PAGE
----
You may have thought that dogs have bottomless pits for a stomach and can wolf down mostly anything. Well, they may have guts of steel, and can happily munch on anything that comes by their way, without any harm. But not all dogs have such a strong constitution and these dogs with sensitive tummies can suffer a fair bit.
Symptoms you Dog has a Sensitive Stomach
If your dog suffers from these following symptoms, you’ll know for sure that your dog has a sensitive tummy and can then work out a solution.
- Bloated tummies and gas: If you notice that your dog is passing more gas than normal (and trust us, if your dog is farting excessively, there’s no way you can ignore it), then your dog has a sensitive stomach and may have to change their diet.
- Sporadic vomiting sessions: There is no reason why your dog should vomit unless they are not well or something is wrong. If you see your dog vomiting more than what could be normal, you should get your dog checked.
- Diarrhoea: Loose stools are an indication that something is wrong with your dog’s tummy. Just like we too suffer from an upset stomach when we’ve eaten something that doesn’t agree with our stomach, similarly, your dog too could find something in their diet that doesn’t sit well with them.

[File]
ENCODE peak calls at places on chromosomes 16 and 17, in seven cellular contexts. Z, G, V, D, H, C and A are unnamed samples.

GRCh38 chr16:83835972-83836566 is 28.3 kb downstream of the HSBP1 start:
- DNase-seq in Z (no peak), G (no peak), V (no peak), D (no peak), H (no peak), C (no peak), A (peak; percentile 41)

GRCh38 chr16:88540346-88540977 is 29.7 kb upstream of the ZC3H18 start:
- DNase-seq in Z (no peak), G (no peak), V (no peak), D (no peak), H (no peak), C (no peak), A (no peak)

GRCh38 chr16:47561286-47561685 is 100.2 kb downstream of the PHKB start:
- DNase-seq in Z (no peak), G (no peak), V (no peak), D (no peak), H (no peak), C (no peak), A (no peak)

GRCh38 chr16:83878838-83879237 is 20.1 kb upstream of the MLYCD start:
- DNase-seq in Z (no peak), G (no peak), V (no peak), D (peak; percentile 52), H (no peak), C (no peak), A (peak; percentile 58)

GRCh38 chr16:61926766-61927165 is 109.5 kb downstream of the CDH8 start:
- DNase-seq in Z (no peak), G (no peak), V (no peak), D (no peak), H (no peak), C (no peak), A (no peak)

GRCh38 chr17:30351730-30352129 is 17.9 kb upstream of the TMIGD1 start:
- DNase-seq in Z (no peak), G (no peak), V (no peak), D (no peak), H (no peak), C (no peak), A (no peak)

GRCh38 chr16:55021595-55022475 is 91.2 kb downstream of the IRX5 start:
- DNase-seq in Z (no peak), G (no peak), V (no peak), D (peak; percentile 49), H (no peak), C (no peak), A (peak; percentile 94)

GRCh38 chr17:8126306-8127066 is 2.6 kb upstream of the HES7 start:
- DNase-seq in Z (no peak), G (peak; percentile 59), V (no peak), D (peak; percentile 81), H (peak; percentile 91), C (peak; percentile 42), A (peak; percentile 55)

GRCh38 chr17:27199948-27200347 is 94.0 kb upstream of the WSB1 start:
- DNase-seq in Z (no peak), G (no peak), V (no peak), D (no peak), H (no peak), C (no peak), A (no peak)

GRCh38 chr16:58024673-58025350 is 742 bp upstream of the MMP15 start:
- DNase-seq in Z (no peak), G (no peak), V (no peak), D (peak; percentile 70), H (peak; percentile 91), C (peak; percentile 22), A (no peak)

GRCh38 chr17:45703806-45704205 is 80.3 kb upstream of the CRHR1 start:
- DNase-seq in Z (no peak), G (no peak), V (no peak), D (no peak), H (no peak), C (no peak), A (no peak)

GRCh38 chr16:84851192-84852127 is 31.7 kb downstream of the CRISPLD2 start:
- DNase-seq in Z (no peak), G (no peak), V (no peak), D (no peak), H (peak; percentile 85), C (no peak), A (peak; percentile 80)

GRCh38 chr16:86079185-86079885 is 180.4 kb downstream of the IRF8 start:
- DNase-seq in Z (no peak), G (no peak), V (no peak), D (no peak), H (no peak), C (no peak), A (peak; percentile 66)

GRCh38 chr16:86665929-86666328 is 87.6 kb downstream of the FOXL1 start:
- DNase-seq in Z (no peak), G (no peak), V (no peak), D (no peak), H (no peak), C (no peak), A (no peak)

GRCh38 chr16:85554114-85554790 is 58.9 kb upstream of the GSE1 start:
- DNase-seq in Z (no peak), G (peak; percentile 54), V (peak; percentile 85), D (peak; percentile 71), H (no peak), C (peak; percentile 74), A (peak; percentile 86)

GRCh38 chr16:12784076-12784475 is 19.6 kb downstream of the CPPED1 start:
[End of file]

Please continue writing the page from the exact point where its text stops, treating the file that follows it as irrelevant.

- Eating grass: Dogs eat grass when they have an upset stomach and this is a natural remedy that dogs know about. However, the grass blades could cause vomiting as well.
What could be the causes of a sensitive stomach?
Each dog is different, and what could be the reason for a dog’s adverse reaction could not affect another one. However, there are usually common complaints which could be related to certain food allergies or even intolerance to particular foods. There are many breeds that are allergic to grains such as corn, soy and wheat, while the protein sources in dog foods could cause allergic reactions in some dogs.
How can you remedy your dog’s sensitive stomach?
Simplify your dog’s diet. It can be very tempting to give in to your dog’s soulful eyes that seem to beg for scraps off your table, but the food you give your dog out of love could give your four legged friend a bit of tummy trouble. Cut back to giving only one digestible treat and definitely keep an eye that your pooch does not go sniffing around any garbage so that your furry friend doesn’t eat something they shouldn’t.
The next step would be to take a closer look at the food you feed your dog. Does your dog food include higher amounts of fat? Dogs digest carbohydrates and proteins faster than fat, and 15% fat is an ideal amount for your dog. Anything higher than that should be avoided.
Also, ensure that your dog food includes fiber which will help in the digestive process. Including vitamin A, C and E in your dog’s diet will keep your dog healthy. If you notice that your dog’s situation hasn’t improved after making all the changes, talk to your vet to find out if it is something more serious.